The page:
Q-Tip: Bell Ringer

posted July 23, 2008 12:00:00 AM CDT | 17 comments

Q-Tip is in need of a renaissance. Never mind the current state of the game or the circumstances which led up to having at least one of his previous solo albums permanently locked in the vaults by the suits at Arista Records. "The Abstract" has been criss-crossing the country on red eye flights to share headlining duties with his brethren from A Tribe Called Quest on the Rock The Bells tour in Chicago. Despite some obvious fatigue, Tip was gracious enough to open up his dressing room and do a little press for his upcoming album, Live At The Renaissance.

In about 10 hours there will be an epic Dr. Jekyll and Mr. Hyde transformation that showcases the Tribe channeling some Native Tongues circa 1993 showmanship. But even at this ridiculously early hour, all it takes is a little conversation about the more abstract parts of his catalogue and performing to make Q-Tip partake in a rebirth akin to the one scholars use to describe Europe's cultural movement of the fifteenth century. For those who believe Hip Hop is going through its own version of the Dark Ages, it will take more patience to see if Tip's efforts will receive a positive reception or be slept on.

HipHopDX: Your last few solo efforts have been deemed experimental, ahead of their time. Did you re-evaluate at all, as far as your approach?
Q-Tip:
No, because music is just what Im feeling at the time. It comes how it comes, and it depends on the new situation.

DX: You have used Jazz musician Wes Montgomery as a source before, citing how he retooled his career at 30 years old. Given your experience in the game, can you elaborate on how youve applied that?
Q: Wes Montgomery
started to play guitar when he was 29. He went on to be considered one of the best in musician circles. I was drawing that analogy.

DX: In Interview magazine, you compared rap right now to Disco. With something like Rock The Bells going on, how much do you think efforts like these turn that around so it doesnt fall to Disco?
Q:
I think its important. Its not that Disco is a horrible thing, it just has a negative connotation. It became popular, like Hip Hop, Pop-ular. Pop. Pop. Pop. Things like [Rock The Bells] are cool, but you dont want to section things off like, This is the real Hip Hop. If you want to [accept] the music, its for everybody, no matter the background or section. So I feel like, yeah, this is important because it shows that we can survive, not only to ourselves, but to people in positions of power. To see that Rakim may not be a bad idea to get to work on a new album, cause he still has a draw. Or De La Soul is still riding in a relatively popular marketplace. Because the thing about music is, record sales have gone down Tower Records closes and Virgin closes, but you see more Sam Ashes and Guitar Centers. People are quick to buy equipment computers, guitars, deejay equipment. So the appetite is there. A tour like this should just show that to people in authoritative positions minds. Its every genre, not just Hip Hop, but Rock, Jazz, R&B, the appetite is there.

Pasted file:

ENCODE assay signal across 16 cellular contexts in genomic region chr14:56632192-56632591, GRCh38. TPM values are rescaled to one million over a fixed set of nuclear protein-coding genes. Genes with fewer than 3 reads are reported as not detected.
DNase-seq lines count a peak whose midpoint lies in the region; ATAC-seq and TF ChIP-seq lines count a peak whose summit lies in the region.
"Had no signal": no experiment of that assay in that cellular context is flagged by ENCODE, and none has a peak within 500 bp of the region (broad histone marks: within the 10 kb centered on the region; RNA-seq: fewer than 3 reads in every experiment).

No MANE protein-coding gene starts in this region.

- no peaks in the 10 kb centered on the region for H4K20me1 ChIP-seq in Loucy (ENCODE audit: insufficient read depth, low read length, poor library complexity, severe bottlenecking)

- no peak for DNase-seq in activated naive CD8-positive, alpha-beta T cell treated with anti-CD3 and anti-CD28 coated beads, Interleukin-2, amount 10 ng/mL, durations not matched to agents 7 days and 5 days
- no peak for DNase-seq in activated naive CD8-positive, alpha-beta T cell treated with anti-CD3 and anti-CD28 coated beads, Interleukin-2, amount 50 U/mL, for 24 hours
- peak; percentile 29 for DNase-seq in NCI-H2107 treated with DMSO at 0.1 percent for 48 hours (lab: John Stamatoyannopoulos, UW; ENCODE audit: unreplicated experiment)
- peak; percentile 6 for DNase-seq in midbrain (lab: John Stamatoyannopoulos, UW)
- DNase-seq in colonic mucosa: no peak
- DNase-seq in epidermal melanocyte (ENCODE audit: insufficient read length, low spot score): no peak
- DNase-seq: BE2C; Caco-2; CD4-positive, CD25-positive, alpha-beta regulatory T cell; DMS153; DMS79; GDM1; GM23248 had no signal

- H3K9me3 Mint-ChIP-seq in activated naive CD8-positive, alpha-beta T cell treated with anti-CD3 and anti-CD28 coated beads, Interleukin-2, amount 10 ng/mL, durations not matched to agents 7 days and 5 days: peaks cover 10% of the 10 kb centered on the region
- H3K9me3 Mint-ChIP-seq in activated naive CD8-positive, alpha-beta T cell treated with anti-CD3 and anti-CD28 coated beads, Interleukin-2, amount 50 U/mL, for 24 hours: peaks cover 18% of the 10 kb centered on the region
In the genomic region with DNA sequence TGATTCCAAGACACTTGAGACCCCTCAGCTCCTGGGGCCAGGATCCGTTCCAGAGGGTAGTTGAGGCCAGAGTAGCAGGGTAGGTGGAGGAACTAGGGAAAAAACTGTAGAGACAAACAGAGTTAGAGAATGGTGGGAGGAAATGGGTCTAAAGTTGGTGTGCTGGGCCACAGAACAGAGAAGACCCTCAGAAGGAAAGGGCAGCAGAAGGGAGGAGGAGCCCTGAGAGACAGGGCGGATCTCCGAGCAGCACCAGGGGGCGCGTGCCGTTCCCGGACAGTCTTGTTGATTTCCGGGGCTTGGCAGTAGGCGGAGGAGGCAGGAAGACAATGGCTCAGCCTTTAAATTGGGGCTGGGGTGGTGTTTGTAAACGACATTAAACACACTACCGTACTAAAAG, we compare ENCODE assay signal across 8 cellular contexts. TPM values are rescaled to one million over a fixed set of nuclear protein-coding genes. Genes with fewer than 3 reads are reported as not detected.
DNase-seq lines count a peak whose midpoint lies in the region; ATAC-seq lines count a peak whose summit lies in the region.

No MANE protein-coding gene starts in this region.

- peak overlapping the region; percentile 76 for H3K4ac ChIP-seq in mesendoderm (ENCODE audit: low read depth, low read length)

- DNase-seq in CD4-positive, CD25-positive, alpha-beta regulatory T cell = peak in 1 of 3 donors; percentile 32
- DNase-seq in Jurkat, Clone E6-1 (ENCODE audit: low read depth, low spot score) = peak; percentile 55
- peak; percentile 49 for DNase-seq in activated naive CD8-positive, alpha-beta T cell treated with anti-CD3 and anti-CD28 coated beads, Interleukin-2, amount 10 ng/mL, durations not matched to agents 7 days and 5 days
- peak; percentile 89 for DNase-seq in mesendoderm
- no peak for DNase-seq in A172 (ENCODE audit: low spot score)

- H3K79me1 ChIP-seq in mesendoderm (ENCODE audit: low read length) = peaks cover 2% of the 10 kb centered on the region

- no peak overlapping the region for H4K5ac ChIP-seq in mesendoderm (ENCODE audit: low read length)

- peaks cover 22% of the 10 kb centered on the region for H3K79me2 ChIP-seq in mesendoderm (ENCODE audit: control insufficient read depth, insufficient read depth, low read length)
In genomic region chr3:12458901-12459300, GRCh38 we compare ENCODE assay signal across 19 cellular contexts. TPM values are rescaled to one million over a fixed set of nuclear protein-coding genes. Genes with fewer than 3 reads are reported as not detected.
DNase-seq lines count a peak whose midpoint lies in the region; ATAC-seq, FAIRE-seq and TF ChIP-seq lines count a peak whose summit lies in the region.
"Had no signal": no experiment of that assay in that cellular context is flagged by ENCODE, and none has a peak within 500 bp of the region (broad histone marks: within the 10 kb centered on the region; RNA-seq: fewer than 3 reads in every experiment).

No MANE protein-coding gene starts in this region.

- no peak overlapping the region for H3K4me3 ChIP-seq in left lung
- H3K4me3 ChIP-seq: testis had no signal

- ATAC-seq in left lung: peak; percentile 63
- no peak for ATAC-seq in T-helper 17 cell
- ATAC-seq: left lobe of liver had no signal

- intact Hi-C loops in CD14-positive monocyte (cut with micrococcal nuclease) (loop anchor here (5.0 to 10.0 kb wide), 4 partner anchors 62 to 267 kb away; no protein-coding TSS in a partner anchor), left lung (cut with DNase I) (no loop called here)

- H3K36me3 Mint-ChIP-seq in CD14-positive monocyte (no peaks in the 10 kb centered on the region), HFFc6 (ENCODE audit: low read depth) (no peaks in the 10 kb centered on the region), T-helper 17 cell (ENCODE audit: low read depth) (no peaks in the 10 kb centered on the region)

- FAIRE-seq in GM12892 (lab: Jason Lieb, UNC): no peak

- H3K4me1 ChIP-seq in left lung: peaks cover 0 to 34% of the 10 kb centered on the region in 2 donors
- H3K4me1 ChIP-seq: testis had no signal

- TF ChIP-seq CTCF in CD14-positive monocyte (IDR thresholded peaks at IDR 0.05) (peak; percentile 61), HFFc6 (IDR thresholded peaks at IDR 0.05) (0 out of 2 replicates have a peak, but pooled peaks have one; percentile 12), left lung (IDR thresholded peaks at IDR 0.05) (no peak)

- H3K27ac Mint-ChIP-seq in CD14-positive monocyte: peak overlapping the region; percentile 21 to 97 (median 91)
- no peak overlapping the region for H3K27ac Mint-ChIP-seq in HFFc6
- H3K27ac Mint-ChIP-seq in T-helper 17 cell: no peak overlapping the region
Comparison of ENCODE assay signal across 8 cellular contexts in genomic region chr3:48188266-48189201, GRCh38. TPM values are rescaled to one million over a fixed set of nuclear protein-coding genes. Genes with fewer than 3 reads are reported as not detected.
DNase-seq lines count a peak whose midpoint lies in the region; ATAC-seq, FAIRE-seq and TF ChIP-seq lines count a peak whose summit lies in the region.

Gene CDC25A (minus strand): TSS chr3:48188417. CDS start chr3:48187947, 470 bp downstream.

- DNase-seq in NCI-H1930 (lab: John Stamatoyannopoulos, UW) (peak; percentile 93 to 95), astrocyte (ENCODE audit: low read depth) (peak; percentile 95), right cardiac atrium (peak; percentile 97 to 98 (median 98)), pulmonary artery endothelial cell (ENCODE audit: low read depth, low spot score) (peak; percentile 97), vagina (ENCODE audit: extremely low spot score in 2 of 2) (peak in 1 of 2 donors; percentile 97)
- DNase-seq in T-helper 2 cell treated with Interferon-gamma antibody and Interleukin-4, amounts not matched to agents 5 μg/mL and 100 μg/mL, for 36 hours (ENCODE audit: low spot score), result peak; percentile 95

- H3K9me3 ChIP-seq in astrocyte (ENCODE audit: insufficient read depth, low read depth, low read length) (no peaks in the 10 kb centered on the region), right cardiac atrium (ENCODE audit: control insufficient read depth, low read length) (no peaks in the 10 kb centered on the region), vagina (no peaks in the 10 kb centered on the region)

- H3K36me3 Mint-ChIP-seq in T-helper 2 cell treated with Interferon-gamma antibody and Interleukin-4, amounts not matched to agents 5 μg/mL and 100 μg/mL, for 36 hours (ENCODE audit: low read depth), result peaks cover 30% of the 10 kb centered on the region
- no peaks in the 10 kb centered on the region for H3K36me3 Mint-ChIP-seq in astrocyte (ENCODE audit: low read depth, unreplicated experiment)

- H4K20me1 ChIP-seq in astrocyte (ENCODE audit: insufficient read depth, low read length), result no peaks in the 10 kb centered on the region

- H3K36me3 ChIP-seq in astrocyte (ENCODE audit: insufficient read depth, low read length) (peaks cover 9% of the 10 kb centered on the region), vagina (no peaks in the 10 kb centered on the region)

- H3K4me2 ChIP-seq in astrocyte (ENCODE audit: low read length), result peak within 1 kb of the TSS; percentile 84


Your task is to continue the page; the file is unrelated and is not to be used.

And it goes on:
DX: You once compared your love of music to Al Pacinos character from Panic In Needle Park, who was a heroin addict. As a music junkie and record collector does the current state of things change that?
Q:
Am I still chasing after the high? Yeah. I always buy records, listen to records, enjoy records. Its a hobby; I like records. I like to find a beat. I like rare pressings. I like stuff that sounds different. Different mixes. Im into it.

DX: As a performer, how often does that addictive tendency come?
Q:
Like catching lightning in a bottle? I dont really get that feeling. I dont really do stuff. You hear it, and it sounds good. It just feels good, and you just go with it. You dont always get the, this is a grand slam [off the bat] feeling so much. I dont.



DX: In terms of production, people tend to ask you about a lot of the same records. One that Ive never really heard you speak on is Crooklyn Dodgers. Did Spike Lee come to you with those emcees in mind, or did you pick them?
Q:
Spike approached, and he gave us a screening at the time. At the time we had [Buckshot, Masta Ace and Special Ed], we had Ol Dirty Bastard, and we reached out to Jay-Z [click to read], I think, at the time, and maybe somebody else. I think they all came. I think Ol Dirty Bastard left, and I think Jay came late. So Spike was like [Q-Tip shrugs his shoulders].

DX: How was that for you as a producer coming into his own working outside the group?